A: Some clarification: The Dallas Cowboys and Washington Redskins did not have disproportionate cash spending in the uncapped year; they had disproportionate cap spending that year, in part because of restructuring 2009 contracts to dump future cap hits into 2010.
In the upcoming arbitration, the Cowboys/Redskins will argue that there were no written warnings. The NFL will argue that there were repeated verbal warnings as far back as three years before the uncapped year.
The Cowboys/Redskins will argue that the NFL approved these contracts, thus tacitly consenting to their structure. The NFL will argue the approval is irrelevant; there was no cap and therefore no cap rules.
The arbitration will be an intriguing study of the interplay and coalitions among NFL owners and the league office.
Q: In your breakdown of Peyton Manning's new contract, it seemed like you thought it was a good deal for the Broncos. Can you elaborate?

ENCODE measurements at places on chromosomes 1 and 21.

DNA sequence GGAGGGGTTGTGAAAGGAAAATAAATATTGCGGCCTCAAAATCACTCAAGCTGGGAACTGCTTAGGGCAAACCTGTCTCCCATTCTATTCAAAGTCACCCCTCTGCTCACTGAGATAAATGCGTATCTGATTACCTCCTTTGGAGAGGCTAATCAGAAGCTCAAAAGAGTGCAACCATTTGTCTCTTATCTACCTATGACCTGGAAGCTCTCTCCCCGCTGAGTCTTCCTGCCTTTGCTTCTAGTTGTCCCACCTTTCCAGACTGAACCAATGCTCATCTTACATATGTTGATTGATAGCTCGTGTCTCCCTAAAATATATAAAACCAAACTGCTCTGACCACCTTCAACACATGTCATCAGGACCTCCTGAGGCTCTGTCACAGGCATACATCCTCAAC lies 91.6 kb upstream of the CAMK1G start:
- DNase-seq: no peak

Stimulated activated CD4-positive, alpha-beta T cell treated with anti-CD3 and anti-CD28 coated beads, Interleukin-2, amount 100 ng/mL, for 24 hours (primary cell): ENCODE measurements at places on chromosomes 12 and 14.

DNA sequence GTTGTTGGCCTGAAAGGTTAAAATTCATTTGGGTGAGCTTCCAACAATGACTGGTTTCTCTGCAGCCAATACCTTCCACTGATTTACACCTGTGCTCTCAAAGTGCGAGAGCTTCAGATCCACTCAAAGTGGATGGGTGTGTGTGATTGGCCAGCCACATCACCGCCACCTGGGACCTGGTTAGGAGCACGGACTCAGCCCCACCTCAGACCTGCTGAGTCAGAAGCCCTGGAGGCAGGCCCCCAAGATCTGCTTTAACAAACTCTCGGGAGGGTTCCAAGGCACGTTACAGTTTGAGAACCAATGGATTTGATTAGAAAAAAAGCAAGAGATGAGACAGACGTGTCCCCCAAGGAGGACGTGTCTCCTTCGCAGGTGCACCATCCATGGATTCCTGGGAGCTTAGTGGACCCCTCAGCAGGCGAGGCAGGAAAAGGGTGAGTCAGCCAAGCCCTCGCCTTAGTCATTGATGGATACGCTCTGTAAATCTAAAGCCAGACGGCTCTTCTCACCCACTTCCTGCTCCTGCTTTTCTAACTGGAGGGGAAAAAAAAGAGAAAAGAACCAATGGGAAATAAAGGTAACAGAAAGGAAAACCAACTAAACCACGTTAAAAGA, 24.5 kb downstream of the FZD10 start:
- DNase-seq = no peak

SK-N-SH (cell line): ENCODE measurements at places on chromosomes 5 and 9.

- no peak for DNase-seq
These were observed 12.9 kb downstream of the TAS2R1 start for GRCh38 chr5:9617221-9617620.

Thomas in Denver
A: When players say, "It's not about the money," the translation is usually "It's all about the money." With Manning's deal, however, I don't think it was.
Titans owner Bud Adams was willing to "do what it took" to sign Manning. The Seahawks sent a private plane to Denver to -- unsuccessfully -- try to woo Manning. I sense both teams would have paid more.
The Manning contract is, for now, a one-year, $18 million deal. All other money is tied to Manning's neck healing properly and not having complications. I have little doubt Manning could have received (1) more money and (2) less money tied to physicals and waivers from other teams.
Q: Should the Steelers be worried about an offer sheet for Mike Wallace?
Dave in Pittsburgh
A: Restricted free-agent offer sheets are allowed through April 20. Until then, yes, the Pittsburgh Steelers cannot exhale.
A cap-rich team such as the Cincinnati Bengals, Jacksonville Jaguars, Seahawks or Cleveland Browns can structure -- through the use of a salary and/or roster bonus rather than a signing bonus -- a contract with a first-year cap number that would debilitate the Steelers. This would not be a "poison pill," rather simply taking advantage of a compromised cap situation.
The Steelers have -- in 2011 and 2012 --- mortgaged most of, if not all, the available large contracts to squeeze out more cap room. They remain vulnerable.